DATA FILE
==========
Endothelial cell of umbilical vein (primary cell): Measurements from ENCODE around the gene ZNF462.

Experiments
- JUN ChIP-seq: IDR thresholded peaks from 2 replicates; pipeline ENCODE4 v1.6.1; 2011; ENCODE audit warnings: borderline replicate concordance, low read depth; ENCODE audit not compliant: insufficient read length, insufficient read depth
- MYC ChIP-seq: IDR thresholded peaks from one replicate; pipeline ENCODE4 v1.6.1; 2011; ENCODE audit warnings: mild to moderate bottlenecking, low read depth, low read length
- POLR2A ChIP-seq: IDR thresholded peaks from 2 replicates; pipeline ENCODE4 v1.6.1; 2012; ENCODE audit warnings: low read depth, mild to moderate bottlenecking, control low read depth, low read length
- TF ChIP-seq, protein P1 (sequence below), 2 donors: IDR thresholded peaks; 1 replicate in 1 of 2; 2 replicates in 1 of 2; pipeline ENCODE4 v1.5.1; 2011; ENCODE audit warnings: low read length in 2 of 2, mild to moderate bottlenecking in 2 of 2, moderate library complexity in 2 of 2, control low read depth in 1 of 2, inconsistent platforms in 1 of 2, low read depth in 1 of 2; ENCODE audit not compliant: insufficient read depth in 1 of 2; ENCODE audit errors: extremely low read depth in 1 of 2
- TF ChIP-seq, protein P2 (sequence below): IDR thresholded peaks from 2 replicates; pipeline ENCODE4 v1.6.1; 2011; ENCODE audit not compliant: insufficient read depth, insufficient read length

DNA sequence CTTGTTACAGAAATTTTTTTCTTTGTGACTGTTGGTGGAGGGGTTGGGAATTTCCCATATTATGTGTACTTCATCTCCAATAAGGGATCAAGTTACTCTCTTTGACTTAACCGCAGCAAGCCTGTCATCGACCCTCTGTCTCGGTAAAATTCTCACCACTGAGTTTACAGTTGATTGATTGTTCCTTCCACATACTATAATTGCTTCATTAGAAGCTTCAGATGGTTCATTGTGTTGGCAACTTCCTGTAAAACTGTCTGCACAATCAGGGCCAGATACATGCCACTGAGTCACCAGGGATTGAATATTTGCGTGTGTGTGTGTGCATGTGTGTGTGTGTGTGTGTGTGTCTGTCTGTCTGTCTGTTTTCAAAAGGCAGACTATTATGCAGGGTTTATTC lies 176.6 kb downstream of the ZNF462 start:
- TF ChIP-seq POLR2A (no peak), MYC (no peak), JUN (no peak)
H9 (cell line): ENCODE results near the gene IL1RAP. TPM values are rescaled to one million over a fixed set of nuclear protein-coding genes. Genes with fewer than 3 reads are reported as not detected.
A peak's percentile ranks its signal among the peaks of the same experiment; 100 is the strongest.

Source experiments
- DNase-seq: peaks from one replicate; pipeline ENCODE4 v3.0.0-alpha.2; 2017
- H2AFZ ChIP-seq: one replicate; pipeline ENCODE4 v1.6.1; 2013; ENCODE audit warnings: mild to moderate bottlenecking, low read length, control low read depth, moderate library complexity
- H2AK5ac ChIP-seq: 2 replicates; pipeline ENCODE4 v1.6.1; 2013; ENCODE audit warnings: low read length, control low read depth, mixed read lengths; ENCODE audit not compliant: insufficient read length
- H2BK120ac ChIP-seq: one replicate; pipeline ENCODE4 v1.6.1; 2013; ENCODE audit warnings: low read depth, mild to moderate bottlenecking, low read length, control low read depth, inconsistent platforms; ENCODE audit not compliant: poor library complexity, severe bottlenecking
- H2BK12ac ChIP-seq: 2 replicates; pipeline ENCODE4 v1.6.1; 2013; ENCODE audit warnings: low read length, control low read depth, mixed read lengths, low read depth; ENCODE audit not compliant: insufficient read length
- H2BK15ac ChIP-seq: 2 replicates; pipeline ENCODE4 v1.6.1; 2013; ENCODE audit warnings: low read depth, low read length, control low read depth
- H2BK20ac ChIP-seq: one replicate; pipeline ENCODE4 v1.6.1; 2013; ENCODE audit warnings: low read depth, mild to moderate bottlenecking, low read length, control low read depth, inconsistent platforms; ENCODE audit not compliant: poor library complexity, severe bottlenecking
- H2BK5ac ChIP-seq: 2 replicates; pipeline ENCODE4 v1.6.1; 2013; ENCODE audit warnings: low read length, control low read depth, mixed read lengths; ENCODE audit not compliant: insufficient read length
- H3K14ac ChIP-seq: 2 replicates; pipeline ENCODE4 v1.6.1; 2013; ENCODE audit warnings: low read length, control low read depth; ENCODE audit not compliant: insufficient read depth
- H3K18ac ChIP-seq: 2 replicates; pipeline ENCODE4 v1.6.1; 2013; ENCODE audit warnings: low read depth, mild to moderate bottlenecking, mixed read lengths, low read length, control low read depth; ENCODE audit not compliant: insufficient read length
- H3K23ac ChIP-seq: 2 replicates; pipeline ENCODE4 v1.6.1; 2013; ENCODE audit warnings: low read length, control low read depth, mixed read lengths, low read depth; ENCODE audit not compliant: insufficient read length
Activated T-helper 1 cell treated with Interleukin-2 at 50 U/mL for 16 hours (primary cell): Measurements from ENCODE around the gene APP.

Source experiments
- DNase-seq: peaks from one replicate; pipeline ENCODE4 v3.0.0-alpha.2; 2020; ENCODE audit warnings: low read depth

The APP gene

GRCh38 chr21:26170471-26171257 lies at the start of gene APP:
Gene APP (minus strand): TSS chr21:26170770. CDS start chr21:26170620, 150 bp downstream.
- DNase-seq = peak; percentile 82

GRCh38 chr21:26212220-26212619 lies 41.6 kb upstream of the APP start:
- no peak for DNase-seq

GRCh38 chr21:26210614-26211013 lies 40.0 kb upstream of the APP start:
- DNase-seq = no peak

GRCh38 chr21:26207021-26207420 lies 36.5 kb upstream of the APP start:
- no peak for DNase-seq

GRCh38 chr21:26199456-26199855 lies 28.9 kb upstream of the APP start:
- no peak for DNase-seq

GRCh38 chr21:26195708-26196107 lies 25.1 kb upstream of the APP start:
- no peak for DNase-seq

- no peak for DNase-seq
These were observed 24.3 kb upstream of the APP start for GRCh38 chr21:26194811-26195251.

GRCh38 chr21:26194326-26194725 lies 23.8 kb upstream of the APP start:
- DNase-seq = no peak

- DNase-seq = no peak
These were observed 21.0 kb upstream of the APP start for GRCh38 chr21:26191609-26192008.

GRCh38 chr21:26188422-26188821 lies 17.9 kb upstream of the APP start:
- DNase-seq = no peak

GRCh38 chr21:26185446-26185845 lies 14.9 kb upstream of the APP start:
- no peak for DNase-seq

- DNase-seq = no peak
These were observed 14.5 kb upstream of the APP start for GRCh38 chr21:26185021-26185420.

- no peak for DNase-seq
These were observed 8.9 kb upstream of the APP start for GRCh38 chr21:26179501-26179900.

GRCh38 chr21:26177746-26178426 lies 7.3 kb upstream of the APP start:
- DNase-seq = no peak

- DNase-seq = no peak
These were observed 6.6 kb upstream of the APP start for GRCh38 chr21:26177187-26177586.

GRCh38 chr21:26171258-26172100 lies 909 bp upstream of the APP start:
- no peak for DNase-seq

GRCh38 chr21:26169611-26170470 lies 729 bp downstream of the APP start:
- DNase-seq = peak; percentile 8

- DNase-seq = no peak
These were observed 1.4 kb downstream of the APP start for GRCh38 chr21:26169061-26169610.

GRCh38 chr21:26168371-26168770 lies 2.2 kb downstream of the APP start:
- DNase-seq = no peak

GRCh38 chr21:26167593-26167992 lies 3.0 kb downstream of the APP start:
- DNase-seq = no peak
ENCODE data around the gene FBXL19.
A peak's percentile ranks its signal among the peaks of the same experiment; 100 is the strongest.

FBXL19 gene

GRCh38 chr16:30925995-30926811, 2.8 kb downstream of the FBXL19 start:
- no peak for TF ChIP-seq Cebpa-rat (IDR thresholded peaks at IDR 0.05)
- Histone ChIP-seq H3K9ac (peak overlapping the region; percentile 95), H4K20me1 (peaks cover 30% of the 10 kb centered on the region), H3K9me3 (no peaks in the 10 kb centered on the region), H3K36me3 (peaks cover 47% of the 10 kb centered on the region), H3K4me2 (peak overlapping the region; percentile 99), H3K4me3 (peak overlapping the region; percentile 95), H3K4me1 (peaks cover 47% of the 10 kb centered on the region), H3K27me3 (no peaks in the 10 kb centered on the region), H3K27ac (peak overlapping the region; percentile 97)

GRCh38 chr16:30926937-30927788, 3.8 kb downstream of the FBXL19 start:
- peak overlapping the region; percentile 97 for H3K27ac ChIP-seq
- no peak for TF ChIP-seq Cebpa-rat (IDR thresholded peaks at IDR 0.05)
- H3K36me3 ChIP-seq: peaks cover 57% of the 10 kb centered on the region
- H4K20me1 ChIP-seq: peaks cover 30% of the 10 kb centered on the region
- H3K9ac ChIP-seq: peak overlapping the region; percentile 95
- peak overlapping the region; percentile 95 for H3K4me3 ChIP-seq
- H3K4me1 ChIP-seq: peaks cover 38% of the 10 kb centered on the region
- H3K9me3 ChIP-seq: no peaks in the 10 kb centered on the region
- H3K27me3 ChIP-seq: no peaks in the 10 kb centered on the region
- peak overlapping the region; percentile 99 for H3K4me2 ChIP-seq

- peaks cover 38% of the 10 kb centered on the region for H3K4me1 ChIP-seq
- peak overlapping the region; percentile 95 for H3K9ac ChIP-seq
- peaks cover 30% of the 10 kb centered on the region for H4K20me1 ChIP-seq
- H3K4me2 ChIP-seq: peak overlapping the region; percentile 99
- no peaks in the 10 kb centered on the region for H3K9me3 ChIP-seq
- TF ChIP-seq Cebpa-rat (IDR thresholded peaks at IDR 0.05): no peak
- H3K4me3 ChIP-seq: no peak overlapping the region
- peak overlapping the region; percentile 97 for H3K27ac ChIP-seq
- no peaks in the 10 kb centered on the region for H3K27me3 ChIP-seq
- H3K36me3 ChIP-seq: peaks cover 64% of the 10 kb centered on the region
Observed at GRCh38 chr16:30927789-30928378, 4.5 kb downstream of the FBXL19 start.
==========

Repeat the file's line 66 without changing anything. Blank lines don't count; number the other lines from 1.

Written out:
- DNase-seq = no peak